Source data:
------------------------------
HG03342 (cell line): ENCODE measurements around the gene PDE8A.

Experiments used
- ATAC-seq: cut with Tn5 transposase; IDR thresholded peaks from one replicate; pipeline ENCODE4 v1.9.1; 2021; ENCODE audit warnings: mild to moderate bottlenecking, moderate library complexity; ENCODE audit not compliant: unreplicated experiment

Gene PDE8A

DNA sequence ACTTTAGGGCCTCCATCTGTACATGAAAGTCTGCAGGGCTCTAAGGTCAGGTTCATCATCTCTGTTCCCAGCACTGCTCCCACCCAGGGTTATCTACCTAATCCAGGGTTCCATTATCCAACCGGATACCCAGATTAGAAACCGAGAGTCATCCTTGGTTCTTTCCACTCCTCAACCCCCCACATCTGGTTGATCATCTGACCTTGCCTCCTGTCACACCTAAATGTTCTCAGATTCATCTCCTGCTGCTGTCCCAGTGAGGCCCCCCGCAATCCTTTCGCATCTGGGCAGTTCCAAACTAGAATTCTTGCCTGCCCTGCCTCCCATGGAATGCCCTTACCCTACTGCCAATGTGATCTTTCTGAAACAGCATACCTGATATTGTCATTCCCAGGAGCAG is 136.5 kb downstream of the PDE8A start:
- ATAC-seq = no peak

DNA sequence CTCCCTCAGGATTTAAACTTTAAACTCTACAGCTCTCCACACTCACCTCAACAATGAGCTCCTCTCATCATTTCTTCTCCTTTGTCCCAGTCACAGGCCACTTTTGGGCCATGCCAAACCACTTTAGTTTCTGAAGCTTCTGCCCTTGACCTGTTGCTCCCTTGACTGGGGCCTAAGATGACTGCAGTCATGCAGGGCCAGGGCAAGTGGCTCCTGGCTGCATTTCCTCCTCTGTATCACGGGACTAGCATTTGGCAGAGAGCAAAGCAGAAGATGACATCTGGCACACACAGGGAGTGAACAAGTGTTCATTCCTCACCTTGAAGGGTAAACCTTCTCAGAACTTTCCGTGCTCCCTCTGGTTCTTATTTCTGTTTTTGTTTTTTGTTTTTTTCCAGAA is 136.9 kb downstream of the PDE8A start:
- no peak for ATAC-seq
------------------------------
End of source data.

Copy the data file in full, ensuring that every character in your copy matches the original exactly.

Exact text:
HG03342 (cell line): ENCODE measurements around the gene PDE8A.

Experiments used
- ATAC-seq: cut with Tn5 transposase; IDR thresholded peaks from one replicate; pipeline ENCODE4 v1.9.1; 2021; ENCODE audit warnings: mild to moderate bottlenecking, moderate library complexity; ENCODE audit not compliant: unreplicated experiment

Gene PDE8A

DNA sequence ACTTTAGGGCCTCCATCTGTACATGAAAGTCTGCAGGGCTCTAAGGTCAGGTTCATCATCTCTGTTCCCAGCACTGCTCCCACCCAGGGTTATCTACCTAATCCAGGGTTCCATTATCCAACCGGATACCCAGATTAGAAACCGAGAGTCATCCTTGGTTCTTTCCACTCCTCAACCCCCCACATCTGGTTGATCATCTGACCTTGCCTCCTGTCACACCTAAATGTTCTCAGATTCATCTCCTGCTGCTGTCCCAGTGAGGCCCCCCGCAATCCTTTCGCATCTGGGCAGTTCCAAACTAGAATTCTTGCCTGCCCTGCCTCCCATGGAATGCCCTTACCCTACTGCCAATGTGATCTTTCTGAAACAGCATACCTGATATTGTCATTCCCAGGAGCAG is 136.5 kb downstream of the PDE8A start:
- ATAC-seq = no peak

DNA sequence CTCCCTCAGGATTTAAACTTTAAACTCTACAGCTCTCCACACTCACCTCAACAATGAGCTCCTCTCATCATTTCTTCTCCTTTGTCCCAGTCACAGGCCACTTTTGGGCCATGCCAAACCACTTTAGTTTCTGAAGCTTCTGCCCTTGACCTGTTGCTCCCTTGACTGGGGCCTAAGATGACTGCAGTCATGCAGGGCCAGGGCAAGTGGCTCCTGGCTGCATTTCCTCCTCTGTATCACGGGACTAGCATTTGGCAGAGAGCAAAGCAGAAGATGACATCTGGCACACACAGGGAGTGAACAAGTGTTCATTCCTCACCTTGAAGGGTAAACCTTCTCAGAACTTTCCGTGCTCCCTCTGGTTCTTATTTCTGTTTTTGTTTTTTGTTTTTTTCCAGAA is 136.9 kb downstream of the PDE8A start:
- no peak for ATAC-seq